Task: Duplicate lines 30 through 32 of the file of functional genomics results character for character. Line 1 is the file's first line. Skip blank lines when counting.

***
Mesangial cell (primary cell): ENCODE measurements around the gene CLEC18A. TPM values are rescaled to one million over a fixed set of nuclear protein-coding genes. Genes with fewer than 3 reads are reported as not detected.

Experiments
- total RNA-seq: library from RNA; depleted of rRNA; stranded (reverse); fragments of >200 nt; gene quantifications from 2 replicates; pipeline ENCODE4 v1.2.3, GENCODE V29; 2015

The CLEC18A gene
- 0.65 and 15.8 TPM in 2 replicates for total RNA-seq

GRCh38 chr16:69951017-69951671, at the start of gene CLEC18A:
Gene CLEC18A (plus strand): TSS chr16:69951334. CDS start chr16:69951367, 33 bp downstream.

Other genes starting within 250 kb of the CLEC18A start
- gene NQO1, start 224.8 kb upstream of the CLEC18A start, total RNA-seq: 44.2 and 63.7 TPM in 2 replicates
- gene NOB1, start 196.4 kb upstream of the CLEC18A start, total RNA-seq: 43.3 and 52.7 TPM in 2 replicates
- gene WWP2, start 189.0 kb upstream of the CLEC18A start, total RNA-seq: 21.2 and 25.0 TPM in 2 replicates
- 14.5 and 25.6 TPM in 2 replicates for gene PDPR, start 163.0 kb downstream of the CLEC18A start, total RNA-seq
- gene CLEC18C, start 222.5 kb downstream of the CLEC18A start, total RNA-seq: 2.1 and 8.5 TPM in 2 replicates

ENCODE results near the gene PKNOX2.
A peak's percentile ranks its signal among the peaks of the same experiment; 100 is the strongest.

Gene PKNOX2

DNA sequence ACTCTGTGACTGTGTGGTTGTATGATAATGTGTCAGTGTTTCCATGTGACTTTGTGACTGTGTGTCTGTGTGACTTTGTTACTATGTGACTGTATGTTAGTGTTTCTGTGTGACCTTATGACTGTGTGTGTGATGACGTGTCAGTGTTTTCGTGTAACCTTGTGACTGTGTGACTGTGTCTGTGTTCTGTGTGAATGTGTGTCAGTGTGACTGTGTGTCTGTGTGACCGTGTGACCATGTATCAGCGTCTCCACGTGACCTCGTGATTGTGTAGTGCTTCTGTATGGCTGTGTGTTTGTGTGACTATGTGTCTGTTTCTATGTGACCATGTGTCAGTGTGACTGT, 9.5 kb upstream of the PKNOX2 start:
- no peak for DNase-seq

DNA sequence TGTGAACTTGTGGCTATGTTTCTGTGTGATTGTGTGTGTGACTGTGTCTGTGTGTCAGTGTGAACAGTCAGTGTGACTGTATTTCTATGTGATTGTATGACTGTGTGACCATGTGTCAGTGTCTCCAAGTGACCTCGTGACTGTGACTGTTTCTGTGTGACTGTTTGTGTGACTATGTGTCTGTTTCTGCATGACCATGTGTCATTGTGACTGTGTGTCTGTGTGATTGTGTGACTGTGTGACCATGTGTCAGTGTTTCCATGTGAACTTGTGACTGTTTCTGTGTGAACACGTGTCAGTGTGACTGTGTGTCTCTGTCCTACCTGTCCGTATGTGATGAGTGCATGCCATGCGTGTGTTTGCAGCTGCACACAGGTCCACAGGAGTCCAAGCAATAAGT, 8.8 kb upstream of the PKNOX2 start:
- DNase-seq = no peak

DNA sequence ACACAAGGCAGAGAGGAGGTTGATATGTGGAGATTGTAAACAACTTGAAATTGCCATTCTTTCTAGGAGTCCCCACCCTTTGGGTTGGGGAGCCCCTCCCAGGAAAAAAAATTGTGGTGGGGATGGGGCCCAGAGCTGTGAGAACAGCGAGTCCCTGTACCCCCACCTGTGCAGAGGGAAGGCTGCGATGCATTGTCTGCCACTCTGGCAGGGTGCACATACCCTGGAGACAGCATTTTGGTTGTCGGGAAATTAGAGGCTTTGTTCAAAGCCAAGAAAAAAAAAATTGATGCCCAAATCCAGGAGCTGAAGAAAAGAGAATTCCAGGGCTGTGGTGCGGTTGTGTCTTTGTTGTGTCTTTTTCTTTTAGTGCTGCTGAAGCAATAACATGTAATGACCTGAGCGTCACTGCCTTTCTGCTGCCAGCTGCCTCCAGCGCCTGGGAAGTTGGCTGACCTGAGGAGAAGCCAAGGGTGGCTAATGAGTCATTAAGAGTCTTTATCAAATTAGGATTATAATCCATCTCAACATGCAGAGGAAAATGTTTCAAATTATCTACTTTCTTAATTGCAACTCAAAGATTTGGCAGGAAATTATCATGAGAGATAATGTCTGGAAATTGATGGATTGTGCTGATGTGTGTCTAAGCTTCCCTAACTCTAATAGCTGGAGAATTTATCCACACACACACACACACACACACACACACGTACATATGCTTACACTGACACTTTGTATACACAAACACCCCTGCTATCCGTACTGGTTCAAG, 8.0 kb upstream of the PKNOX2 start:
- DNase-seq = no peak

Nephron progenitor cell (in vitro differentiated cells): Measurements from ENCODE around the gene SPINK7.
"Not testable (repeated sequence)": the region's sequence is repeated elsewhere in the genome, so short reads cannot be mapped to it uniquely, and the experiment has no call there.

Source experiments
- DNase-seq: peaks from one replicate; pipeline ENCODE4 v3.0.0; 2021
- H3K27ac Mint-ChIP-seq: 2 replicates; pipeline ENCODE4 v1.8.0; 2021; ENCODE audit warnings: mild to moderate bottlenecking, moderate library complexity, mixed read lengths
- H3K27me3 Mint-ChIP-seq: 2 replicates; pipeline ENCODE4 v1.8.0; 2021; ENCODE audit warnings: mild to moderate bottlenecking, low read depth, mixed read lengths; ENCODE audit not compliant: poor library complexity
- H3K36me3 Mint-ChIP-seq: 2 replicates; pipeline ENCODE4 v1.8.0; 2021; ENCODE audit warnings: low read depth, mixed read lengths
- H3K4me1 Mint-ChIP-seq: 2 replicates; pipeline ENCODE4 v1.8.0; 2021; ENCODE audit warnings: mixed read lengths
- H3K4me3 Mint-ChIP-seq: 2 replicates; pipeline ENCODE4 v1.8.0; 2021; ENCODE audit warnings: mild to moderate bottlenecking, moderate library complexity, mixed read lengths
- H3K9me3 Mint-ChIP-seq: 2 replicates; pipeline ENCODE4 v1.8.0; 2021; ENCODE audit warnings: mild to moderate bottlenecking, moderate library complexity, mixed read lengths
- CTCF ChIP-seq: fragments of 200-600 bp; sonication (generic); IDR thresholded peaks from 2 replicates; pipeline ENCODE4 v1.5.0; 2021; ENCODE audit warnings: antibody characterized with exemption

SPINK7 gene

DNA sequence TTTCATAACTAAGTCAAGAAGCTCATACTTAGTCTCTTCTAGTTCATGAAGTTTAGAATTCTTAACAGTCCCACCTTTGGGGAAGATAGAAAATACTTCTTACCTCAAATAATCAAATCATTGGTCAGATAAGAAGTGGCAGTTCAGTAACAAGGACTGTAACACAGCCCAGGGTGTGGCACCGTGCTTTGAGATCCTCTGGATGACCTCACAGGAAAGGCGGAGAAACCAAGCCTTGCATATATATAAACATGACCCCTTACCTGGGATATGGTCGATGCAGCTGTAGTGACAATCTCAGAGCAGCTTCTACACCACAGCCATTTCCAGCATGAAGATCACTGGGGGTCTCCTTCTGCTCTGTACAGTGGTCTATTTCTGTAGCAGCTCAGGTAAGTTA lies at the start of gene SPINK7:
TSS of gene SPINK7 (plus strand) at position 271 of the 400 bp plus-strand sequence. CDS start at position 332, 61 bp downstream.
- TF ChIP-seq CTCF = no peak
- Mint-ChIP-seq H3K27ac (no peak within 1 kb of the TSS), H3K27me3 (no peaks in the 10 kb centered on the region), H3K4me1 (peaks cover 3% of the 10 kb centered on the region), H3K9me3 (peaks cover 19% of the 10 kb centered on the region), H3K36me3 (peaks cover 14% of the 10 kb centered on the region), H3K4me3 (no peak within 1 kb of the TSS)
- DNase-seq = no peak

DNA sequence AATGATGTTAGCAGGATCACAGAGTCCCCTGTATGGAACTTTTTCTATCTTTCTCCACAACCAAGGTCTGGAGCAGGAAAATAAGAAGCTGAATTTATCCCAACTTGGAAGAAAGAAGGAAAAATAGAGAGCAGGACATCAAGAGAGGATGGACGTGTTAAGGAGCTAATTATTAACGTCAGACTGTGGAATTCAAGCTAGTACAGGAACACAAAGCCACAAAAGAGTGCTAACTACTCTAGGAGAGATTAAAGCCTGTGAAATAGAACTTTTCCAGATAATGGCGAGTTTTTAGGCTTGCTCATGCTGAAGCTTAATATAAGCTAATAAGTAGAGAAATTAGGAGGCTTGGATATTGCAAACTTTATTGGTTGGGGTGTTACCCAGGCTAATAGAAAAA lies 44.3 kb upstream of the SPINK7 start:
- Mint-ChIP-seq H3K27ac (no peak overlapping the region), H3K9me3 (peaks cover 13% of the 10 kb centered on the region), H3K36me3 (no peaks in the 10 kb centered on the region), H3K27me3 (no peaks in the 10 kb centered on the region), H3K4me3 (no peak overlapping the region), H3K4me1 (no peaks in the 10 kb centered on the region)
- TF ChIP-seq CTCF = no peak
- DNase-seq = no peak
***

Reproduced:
- H3K4me1 Mint-ChIP-seq: 2 replicates; pipeline ENCODE4 v1.8.0; 2021; ENCODE audit warnings: mixed read lengths
- H3K4me3 Mint-ChIP-seq: 2 replicates; pipeline ENCODE4 v1.8.0; 2021; ENCODE audit warnings: mild to moderate bottlenecking, moderate library complexity, mixed read lengths
- H3K9me3 Mint-ChIP-seq: 2 replicates; pipeline ENCODE4 v1.8.0; 2021; ENCODE audit warnings: mild to moderate bottlenecking, moderate library complexity, mixed read lengths